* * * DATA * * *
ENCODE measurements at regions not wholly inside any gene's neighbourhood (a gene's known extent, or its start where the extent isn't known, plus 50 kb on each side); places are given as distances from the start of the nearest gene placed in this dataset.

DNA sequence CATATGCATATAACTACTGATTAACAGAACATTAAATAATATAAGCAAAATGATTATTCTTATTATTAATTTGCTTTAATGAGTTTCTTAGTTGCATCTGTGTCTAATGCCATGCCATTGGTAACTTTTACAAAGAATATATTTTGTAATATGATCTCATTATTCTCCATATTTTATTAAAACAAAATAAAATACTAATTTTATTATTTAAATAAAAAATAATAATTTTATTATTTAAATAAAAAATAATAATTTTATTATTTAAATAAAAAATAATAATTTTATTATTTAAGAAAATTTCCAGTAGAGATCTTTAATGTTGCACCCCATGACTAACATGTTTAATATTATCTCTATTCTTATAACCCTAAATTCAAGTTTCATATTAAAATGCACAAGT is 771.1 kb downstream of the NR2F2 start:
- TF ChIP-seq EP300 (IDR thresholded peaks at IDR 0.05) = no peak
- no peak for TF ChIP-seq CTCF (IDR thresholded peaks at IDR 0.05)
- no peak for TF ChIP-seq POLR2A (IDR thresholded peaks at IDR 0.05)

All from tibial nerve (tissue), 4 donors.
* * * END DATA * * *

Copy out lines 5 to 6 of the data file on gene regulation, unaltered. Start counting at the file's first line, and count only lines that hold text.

- no peak for TF ChIP-seq POLR2A (IDR thresholded peaks at IDR 0.05)

All from tibial nerve (tissue), 4 donors.